After months of hype regarding OpenAI and ChatGPT, Google has thrown its hat into the AI chatbot ring with Bard, an artificial intelligence search tool which may have profound implications for enterprises.
As outlined in a blog by Sundar Pichai, CEO of Google and Alphabet, Bard is an experimental conversational AI service powered by Google’s Language Model for Dialogue Applications. Known as LaMDA for short, the large language model has long been in the making at Google HQ, but without the public access that has seen ChatGPT become what one study has dubbed the fastest-growing consumer application in history.
Some impressed by ChatGPT’s uncanny skills in answering user prompts have nonetheless been awaiting to see what Google has up its sleeve; besides controversial claims from Googleplex insiders that LaMDA is an AI tool which has reached sentience(!), one can always assume that the search giant’s vaunted, veteran status in tech means it’s awash in data and forward-thinking technology which OpenAI can only dream of.
As ChatGPT arose in prominence towards the end of last year, it was surprising to see Google become a laggard in the AI stakes. Tools developed in secret remained behind the curtain, whilst Microsoft announced it would incorporate OpenAI’s tool into its Bing search engine. Redmond has been partnering and investing in OpenAI since 2019, making Google’s reticence look bad (or Bard) for business.
Yesterday’s Bard announcement may change all that – dwarfing even last week’s news of an almost $400m investment by Google Cloud in ChatGPT rival Anthropic – even if the tech is, for now, available to private testers in beta before a public rollout in the “coming weeks.” The secret sauce is becoming less secret as Google plans to onboard individual developers, creators and enterprises to test out its Generative Language API, initially powered by LaMDA with a range of models to follow thereafter.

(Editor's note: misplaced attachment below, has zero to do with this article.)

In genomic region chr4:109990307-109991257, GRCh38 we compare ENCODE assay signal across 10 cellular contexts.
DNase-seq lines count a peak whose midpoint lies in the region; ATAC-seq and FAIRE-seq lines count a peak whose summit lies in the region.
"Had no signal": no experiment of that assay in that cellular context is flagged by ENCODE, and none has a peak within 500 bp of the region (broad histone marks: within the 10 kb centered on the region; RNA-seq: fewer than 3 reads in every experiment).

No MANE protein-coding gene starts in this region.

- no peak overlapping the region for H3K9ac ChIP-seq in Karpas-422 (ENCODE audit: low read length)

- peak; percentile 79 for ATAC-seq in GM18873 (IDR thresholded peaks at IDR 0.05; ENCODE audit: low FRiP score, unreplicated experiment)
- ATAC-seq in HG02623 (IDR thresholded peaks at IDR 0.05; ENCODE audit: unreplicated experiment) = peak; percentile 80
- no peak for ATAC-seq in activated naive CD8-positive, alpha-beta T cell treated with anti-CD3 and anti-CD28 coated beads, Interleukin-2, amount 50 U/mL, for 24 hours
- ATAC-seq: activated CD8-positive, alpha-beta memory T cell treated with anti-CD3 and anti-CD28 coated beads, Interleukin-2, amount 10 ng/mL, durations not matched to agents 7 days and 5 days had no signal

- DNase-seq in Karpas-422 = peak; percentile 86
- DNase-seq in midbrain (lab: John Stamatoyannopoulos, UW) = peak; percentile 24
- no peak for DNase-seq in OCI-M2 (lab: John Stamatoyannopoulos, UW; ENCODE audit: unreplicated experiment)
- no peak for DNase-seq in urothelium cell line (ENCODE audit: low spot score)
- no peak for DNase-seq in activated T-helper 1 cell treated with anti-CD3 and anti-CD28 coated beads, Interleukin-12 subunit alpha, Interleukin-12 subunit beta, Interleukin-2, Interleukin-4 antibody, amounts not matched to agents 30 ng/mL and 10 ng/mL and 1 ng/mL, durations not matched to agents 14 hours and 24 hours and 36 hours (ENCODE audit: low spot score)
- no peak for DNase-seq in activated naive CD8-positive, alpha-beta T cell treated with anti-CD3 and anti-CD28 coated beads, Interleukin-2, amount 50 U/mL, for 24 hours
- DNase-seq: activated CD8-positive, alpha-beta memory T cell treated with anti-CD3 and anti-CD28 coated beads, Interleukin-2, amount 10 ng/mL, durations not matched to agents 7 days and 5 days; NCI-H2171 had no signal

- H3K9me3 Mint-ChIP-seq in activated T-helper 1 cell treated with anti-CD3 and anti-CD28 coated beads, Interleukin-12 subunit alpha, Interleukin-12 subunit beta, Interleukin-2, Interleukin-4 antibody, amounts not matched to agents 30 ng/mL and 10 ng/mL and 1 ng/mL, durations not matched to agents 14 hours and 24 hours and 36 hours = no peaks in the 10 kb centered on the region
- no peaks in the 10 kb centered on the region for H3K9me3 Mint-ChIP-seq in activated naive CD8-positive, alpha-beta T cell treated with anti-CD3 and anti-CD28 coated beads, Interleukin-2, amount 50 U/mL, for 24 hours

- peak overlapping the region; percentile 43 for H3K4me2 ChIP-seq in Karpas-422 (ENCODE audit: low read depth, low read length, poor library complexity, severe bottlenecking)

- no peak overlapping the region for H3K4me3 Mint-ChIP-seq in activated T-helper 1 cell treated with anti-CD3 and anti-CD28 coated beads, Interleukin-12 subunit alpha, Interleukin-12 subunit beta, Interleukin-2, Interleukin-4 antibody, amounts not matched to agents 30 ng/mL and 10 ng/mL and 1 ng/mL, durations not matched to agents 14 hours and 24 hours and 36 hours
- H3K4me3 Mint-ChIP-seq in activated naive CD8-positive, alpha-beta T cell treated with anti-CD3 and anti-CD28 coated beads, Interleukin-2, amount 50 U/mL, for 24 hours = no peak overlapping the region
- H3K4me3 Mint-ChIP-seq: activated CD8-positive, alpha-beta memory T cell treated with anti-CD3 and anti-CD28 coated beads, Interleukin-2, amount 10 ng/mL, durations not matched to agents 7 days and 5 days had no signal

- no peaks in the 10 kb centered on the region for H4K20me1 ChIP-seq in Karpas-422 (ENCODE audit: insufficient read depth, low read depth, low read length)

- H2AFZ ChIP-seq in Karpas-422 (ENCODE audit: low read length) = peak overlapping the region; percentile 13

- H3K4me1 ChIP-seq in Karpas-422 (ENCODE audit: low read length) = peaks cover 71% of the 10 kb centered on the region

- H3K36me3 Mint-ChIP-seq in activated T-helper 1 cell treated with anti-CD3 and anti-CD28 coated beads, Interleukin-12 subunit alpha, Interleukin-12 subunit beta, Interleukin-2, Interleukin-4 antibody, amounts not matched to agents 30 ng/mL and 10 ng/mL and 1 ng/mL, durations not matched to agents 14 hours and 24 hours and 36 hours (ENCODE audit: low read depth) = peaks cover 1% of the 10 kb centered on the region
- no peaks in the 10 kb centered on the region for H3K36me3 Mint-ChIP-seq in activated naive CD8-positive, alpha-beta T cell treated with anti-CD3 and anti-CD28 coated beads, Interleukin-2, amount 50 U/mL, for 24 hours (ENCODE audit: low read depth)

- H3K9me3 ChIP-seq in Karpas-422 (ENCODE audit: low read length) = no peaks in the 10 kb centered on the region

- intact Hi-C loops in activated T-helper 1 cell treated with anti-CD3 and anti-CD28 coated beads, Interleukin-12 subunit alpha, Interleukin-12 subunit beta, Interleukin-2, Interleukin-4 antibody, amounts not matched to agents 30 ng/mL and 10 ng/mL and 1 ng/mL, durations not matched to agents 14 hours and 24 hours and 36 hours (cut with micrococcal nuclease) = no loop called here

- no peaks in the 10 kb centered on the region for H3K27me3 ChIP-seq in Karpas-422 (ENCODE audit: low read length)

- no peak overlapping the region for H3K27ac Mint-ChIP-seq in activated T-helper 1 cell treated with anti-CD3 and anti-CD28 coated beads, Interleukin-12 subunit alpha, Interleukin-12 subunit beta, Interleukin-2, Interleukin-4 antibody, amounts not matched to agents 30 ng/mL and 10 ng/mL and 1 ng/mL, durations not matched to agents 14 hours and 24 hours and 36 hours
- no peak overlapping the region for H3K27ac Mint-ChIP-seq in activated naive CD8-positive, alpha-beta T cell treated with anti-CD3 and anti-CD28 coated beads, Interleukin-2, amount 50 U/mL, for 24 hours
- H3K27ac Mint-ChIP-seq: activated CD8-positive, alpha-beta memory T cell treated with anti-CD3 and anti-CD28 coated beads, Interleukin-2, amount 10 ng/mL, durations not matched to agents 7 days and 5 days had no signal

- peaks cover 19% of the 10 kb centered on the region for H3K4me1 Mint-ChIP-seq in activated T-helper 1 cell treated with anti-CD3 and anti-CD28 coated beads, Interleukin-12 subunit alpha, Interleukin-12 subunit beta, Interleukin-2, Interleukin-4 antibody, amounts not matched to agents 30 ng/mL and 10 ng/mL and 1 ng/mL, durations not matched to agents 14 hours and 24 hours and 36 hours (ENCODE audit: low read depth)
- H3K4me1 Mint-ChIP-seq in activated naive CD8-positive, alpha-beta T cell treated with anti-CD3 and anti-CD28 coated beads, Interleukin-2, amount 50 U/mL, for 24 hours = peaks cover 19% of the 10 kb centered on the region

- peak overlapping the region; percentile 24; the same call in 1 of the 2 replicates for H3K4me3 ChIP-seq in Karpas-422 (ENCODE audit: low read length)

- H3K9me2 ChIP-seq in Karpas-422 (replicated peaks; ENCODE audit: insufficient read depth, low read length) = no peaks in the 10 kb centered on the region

Bard may also change things for enterprise tech. Firstly, it’s hard to miss that Google is forsaking company secrets which may chip away at its dominion in development. Alphabet is likely not, as some have commented, to be scared of releasing potentially world-changing AI without extensive testing. It’d rather keep its sauces secret, one would wager, especially with lacking financial results on its ledger.
The chatbot game will also change for organizations; internal-facing conversational agents will suddenly look very first-generation once the likes of ChatGPT and Bard run amok.
Theo Priestley, CEO and founder of AI analytics platform Metanomic, commented on LinkedIn that “SAP, Oracle, IBM, Salesforce, Infor, Netsuite, of course Microsoft and many others will all be scrambling to integrate either Bard (if Google allows it) or ChatGPT (as it’s already an open tool) to quickly offer enterprise-grade solutions that allow businesses to use the power of (large language models) pointed directly at their own data.”
Chatbots, Priestley reminds us, work when “fed and trained on specific and targeted information…(info) that’s usually wrapped up across large estates of enterprise software solutions like ERP or CRM.”
The CEO also asks which businesses can afford the volume API charges at scale and how they can make it work with current licensing revenues if they use either Google or Microsoft.
“Will it be more cost effective to develop and train their own LLM vs the immediate lead over the competition they’ll get paying the price elsewhere?” Priestly asks. “Time will tell but it’s going to get bloody.”
The battleground may indeed open up shortly, what with Microsoft hosting a surprise news event today in USA time predicted to announce major Bing/ChatGPT news.